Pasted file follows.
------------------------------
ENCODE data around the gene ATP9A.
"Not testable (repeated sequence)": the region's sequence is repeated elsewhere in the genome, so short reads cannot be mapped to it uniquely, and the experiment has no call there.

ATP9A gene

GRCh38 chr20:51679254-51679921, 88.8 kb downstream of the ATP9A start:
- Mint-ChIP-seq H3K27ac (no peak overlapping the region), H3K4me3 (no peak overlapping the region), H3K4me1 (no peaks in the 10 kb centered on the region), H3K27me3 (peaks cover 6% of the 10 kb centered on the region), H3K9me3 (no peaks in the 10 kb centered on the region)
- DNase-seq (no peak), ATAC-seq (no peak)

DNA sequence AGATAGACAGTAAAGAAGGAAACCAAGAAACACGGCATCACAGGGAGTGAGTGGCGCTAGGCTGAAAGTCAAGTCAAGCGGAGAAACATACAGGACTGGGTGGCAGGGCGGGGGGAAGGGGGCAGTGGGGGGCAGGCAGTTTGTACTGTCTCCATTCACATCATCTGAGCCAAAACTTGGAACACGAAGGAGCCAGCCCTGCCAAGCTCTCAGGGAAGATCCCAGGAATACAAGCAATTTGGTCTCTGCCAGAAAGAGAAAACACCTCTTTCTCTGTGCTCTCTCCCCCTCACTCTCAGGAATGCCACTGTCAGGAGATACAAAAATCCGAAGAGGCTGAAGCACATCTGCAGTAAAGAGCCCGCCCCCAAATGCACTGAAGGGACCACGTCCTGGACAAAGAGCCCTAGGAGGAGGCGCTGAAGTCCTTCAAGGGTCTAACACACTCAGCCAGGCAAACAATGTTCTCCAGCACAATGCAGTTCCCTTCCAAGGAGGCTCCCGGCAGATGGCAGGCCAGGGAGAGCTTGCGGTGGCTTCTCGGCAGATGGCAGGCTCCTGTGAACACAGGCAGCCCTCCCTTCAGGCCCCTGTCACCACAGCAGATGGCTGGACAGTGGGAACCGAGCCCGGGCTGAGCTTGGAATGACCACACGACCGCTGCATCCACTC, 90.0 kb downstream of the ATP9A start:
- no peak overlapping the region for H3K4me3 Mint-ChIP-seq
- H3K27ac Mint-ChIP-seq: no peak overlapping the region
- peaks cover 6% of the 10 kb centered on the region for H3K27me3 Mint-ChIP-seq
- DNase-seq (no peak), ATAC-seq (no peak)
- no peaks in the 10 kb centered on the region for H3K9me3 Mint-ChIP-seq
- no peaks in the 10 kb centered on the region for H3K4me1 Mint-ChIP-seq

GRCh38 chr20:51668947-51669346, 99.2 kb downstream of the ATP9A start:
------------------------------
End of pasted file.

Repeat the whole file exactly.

ENCODE data around the gene ATP9A.
"Not testable (repeated sequence)": the region's sequence is repeated elsewhere in the genome, so short reads cannot be mapped to it uniquely, and the experiment has no call there.

ATP9A gene

GRCh38 chr20:51679254-51679921, 88.8 kb downstream of the ATP9A start:
- Mint-ChIP-seq H3K27ac (no peak overlapping the region), H3K4me3 (no peak overlapping the region), H3K4me1 (no peaks in the 10 kb centered on the region), H3K27me3 (peaks cover 6% of the 10 kb centered on the region), H3K9me3 (no peaks in the 10 kb centered on the region)
- DNase-seq (no peak), ATAC-seq (no peak)

DNA sequence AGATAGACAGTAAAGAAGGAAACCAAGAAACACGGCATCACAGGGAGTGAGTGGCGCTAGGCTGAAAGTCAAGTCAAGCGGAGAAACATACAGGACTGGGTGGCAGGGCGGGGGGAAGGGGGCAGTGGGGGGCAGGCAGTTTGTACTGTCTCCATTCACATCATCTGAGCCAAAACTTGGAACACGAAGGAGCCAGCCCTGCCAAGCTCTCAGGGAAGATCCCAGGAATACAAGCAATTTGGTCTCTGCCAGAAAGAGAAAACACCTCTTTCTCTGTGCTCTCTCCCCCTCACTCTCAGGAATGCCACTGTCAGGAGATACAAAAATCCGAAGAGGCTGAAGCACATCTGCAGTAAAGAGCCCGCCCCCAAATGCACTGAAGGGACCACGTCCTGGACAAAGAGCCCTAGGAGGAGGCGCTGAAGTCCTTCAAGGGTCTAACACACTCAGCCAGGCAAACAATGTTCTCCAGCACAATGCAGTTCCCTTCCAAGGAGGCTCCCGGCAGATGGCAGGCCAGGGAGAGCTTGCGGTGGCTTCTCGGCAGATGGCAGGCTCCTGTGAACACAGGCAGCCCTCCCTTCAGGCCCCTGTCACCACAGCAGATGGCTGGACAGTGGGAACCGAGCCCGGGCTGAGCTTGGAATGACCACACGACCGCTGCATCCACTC, 90.0 kb downstream of the ATP9A start:
- no peak overlapping the region for H3K4me3 Mint-ChIP-seq
- H3K27ac Mint-ChIP-seq: no peak overlapping the region
- peaks cover 6% of the 10 kb centered on the region for H3K27me3 Mint-ChIP-seq
- DNase-seq (no peak), ATAC-seq (no peak)
- no peaks in the 10 kb centered on the region for H3K9me3 Mint-ChIP-seq
- no peaks in the 10 kb centered on the region for H3K4me1 Mint-ChIP-seq

GRCh38 chr20:51668947-51669346, 99.2 kb downstream of the ATP9A start: